Currently reading: Road test rewind: Mercedes C63 AMG Black Series
The AMG Black arrived in 2012 with a very special engine and suspension overhaul that made it the most potent C-Class yet

2012 saw Mercedes introduce its most performance-focused C-Class model yet. Here's what we made of it at the time:

We’ve already driven the hardcore, £100k Mercedes C63 AMG Black Series extensively on road and track, and it has entertained us greatly. Even so, there are sound reasons for a full road test, the main one perhaps being the investigation of exactly how well this track special holds up to extended circuit use.

This C63 is to be one of the last in the AMG range to use the firm’s big, naturally aspirated 6.2-litre V8 engine. Here, it has adopted SLS pistons, conrods and crankshaft to produce the most powerful Mercedes-Benz C-Class to date, at 510bhp and 457lb ft of torque. The new internals have reduced moving masses and overall engine weight by 4kg, and maximum engine speed has risen from 6700rpm in a regular C63 to 7200rpm. The car’s axles have been widened by 40mm up front and 79mm at the rear, with revised anti-roll bars and new coil-over struts fitted as standard, as well as a new limited-slip differential that locks under both deceleration and acceleration.

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Most of the C-Class coupé’s cabin architecture has been retained, but there are no rear seats. (They can be put back in as an option.) The bucket seats up front are comfortable enough that neither a cross-country hack nor a late-evening motorway crawl would seem like a chore.

Our data logger recorded a 4.0sec two-way average 0-60mph for this car, the fastest one-way run being done in just 3.9sec; exceptional speed for something weighing almost 1.8 tonnes. At full speed, it would run with a Porsche 911 GT3 RS until passing 100mph. That V8 has incredible aural character and superbly linear throttle response; and on track, the freedom to rev beyond 7000rpm can be every bit as advantageous as a greater wallop of turbocharged torque might have been.

On the road, the car’s adjustable coil-over suspension provides welcome reminders of its track purposefulness, but very few impositions. That pacy steering rack has more than enough weight and feel to make it seem natural and the car steers like a 1990s supercar. There’s some muscular aggression about the low-speed damping but greater suppleness at higher speeds and a surprisingly quiet secondary ride. Body control is very tautly contained when pushing on and handling responses are supremely crisp and clear.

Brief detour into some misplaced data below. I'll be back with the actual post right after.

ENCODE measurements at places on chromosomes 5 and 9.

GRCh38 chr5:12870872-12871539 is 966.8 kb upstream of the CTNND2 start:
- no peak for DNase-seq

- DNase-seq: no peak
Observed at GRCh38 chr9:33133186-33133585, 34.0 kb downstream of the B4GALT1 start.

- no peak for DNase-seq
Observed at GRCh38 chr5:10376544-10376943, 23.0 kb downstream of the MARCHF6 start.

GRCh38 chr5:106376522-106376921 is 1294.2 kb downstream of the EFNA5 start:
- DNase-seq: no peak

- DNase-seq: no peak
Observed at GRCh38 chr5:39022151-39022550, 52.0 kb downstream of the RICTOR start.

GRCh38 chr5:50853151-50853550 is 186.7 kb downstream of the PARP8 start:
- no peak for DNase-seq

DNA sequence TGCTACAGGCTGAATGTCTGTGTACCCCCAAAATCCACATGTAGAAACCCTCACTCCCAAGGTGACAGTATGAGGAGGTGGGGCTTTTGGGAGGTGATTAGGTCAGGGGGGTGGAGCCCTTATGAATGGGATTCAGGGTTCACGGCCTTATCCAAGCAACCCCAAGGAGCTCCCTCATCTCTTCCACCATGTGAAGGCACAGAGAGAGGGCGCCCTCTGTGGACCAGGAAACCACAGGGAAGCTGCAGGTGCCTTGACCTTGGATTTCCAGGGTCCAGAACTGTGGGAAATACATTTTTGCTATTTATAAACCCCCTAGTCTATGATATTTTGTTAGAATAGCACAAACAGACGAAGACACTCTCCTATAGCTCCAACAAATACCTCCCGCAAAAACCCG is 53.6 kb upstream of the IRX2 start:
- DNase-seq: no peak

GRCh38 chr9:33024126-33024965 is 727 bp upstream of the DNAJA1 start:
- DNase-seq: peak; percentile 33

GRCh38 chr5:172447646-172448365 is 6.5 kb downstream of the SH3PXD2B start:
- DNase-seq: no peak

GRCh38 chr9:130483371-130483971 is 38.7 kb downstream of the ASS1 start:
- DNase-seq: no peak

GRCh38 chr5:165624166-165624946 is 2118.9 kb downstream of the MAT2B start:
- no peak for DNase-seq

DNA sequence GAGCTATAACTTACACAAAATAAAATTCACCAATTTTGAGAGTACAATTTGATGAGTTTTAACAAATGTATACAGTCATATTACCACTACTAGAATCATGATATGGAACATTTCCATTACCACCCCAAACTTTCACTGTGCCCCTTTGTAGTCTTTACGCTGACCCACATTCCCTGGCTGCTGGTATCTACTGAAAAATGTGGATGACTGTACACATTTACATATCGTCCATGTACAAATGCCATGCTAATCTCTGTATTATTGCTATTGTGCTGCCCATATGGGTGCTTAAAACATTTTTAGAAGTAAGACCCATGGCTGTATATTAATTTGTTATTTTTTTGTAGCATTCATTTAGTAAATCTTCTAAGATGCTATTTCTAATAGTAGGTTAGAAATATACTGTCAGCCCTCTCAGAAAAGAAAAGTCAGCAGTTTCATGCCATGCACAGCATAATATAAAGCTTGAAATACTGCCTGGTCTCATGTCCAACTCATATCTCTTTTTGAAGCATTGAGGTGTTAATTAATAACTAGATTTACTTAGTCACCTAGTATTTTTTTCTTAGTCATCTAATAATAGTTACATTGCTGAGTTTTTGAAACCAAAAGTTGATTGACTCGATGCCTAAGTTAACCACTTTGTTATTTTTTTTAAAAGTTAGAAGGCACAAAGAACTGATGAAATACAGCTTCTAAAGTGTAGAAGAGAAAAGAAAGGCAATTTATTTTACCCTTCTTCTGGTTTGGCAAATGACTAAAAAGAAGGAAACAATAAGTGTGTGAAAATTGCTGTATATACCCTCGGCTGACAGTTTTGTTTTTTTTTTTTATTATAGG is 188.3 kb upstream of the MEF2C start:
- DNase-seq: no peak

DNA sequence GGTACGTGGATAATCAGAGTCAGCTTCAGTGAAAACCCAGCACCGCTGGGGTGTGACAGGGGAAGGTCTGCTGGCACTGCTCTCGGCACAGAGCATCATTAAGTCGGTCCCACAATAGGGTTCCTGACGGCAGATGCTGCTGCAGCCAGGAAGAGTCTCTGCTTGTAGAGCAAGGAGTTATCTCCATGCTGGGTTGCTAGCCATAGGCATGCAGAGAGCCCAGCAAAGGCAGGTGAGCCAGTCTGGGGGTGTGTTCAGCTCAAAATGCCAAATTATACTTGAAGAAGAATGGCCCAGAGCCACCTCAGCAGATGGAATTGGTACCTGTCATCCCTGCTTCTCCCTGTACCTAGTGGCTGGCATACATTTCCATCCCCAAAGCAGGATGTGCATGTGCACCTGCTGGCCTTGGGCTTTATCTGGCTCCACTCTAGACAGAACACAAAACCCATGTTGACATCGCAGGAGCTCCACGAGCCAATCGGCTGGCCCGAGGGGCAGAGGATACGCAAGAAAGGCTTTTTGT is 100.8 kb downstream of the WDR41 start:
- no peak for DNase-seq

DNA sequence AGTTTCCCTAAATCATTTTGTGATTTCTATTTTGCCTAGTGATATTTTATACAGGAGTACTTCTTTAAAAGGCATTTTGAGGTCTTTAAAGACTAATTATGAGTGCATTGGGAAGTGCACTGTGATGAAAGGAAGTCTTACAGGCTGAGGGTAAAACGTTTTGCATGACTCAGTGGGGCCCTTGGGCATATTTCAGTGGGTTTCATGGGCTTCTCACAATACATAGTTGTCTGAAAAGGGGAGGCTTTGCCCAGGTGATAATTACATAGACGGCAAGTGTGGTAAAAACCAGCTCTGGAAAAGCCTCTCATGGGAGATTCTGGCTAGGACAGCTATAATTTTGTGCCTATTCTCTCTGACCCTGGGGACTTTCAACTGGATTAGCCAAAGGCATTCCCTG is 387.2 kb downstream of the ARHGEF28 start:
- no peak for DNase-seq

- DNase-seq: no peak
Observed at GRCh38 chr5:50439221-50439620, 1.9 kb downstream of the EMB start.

Read our review

Car review

The Mercedes C 63 AMG coupé is turned into a Black Series. It’s good, but how good?

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Verdict - 4.5/5 stars

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Front-engined racing cars are no longer the fastest kind, but fingertips and backsides do not always agree with stopwatches, and this remarkably compelling C63 AMG Black Series demonstrates why. Few new sports cars have the same handling intimacy and adjustability. Although it’s in some ways brutish, the way it lapped our handling circuits will live forever in our minds.

Matt Saunders: tales from the test track of a bird brain

Back in 2012, our MIRA testing guidelines didn’t prescribe set speed limits on the proving ground’s mile straights. As testers, it was up to us to simply gauge the performance and limits of the car’s engine, tyres and brakes, and to drive up to them – leaving a bit of safety margin. Today, we need perfect weather conditions, a quiet track and advance sign-off to venture beyond 150mph.

Setting the C63’s acceleration numbers provided a reminder why ‘a bit of safety margin’ can very quickly turn into ‘not enough’.

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The north end of the mile straights has quite a lot of cover for biggish game birds and a group of them happened to decide to cross the track just as I was trying to slow the C-Class from quite possibly north of 160mph.

I consequently discovered, as Harry Hill might quip, that an adult male pheasant fits so snugly up the nearside front nostril of a 2012 Mercedes AMG Black Series C-Class coupé that you can barely see him at all once he’s wearing the car like a clansman’s robe. Even in his prime, he evidently wasn’t the most observant or prudent member of the Midlands’ feathered fauna – but what a way to go.


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